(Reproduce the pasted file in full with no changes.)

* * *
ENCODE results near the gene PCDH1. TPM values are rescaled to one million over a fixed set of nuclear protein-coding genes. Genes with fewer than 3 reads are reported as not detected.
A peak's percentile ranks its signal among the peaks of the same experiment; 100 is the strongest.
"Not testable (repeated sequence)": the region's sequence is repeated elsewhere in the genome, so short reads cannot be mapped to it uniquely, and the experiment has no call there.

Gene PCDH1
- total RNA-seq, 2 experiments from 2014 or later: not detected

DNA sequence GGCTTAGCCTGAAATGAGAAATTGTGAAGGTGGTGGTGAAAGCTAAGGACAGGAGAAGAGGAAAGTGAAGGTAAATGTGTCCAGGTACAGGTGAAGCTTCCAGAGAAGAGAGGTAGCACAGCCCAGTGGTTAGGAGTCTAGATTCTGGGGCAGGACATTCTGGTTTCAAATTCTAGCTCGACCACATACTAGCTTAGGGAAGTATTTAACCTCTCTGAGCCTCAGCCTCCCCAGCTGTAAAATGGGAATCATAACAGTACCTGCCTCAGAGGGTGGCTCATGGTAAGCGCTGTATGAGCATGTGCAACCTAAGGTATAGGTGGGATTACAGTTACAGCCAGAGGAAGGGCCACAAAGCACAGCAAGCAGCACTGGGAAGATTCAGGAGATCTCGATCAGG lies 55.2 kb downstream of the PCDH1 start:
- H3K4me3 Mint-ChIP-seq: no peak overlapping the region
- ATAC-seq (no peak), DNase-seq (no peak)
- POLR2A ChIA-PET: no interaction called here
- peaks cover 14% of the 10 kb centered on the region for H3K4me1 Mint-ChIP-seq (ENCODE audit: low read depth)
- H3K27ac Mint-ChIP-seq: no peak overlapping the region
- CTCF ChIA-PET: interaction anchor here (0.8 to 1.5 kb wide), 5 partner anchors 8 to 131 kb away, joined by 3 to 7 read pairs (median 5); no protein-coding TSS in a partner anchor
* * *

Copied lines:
ENCODE results near the gene PCDH1. TPM values are rescaled to one million over a fixed set of nuclear protein-coding genes. Genes with fewer than 3 reads are reported as not detected.
A peak's percentile ranks its signal among the peaks of the same experiment; 100 is the strongest.
"Not testable (repeated sequence)": the region's sequence is repeated elsewhere in the genome, so short reads cannot be mapped to it uniquely, and the experiment has no call there.

Gene PCDH1
- total RNA-seq, 2 experiments from 2014 or later: not detected

DNA sequence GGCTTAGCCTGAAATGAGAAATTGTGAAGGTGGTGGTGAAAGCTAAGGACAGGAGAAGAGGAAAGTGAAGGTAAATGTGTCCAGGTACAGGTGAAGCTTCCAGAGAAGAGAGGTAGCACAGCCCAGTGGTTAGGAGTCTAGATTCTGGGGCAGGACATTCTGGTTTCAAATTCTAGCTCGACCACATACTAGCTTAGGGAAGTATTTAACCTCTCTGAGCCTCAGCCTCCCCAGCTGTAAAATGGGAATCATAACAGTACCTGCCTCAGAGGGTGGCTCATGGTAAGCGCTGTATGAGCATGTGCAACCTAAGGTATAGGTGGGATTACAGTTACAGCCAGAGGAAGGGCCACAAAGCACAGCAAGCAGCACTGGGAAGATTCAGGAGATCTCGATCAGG lies 55.2 kb downstream of the PCDH1 start:
- H3K4me3 Mint-ChIP-seq: no peak overlapping the region
- ATAC-seq (no peak), DNase-seq (no peak)
- POLR2A ChIA-PET: no interaction called here
- peaks cover 14% of the 10 kb centered on the region for H3K4me1 Mint-ChIP-seq (ENCODE audit: low read depth)
- H3K27ac Mint-ChIP-seq: no peak overlapping the region
- CTCF ChIA-PET: interaction anchor here (0.8 to 1.5 kb wide), 5 partner anchors 8 to 131 kb away, joined by 3 to 7 read pairs (median 5); no protein-coding TSS in a partner anchor